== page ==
There were only five others in our group…including Jean-Marc (from France) listing 9000 species worldwide and a leading authority on raptors. Adelaide was warm/comfortable but as we headed north into the outback conditions changed to hot/very hot and very dry. There had been no rain there for over nine months…so where was their equivalent to our April showers?

So we began our search for the rare ones. Picture reddish soil as far as you can see, occasional leafless shrubs, and gullies formed in the past from torrential rains. We walked for hours finding the endemics of the area that somehow survive in these conditions.

We lunched in Farina, now a ghost town, but first settled in 1878 by optimistic farmers hoping that the rains would follow the plough. Here is a summary of conditions with which they  coped: ( from one of their signs  

As we drove toward the Flinders range past  their lakes, Flo informed our guide that in Canada our lakes actually have water. We could see the high water marks on Lake Harry from the heavy rains two years previously but the black swans were but specks on the distant  water.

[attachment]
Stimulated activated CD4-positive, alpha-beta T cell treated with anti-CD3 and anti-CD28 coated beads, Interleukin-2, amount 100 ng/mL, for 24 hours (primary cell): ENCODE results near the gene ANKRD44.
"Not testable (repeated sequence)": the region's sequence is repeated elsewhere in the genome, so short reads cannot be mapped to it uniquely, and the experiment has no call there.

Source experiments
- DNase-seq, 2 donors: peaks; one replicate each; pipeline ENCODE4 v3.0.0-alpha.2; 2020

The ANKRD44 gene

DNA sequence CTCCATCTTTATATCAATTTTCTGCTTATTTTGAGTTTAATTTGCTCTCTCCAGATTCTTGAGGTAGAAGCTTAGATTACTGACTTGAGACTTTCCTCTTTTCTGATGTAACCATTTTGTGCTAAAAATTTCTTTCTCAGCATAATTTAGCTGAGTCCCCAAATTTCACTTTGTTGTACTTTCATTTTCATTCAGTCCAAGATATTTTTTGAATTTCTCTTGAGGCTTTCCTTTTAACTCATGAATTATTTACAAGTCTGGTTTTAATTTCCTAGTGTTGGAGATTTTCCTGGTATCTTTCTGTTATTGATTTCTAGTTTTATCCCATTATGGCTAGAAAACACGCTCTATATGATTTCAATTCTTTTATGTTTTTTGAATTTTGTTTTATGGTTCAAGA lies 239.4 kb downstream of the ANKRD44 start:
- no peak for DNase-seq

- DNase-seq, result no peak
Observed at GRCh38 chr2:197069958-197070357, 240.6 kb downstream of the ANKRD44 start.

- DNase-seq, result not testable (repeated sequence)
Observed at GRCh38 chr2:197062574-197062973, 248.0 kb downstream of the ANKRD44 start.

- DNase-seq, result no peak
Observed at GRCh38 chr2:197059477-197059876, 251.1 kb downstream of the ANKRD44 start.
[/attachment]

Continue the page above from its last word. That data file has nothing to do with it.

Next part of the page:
It was getting really really hot now as we edge toward Wilpena Pound. It was over  400C when we stopped at Stokes Hill to find the Short-tailed grasswren found only in a 10ha area…that’s it in the world!!! No shade…just an open area with spinifex ( short prickly shrubs) basically the only vegetation but home to this specie. After an hour  Flo headed back and  then I saw excited waving in the distance…eureka!!! Not only had they found the needle in the haystack but the grasswren waited for me to catch up with the group and then paraded for awesome pictures.

Two days later  and a 3-hour drive from civilization, we almost lost Flo to sunstroke at 420C…but by  turning the A/C to max cold and then Gatorade she made it!!!

In the  Deniliquin region we were in for a special birding treat(?). We got up at 4:30 to spend the day with a local guide…not knowing that we would  not  return until close to 2:00 a.m. the next morning!!! With only short stops for packed lunches, we birded here…we birded there…we birded everywhere that day. We had to do our  checklist by headlights…and it wasn’t over. Then we did the night run… four hours driving in flat fields sort of circle fashion looking for the Plains-wanderer…only found there. The two girls nodded off from time to time but fortunately not the driver as he tirelessly circled with one arm out the window holding a powerful spotlight and the other sometimes on the wheel and sometimes on the phone to the other truck…but we were successful!!!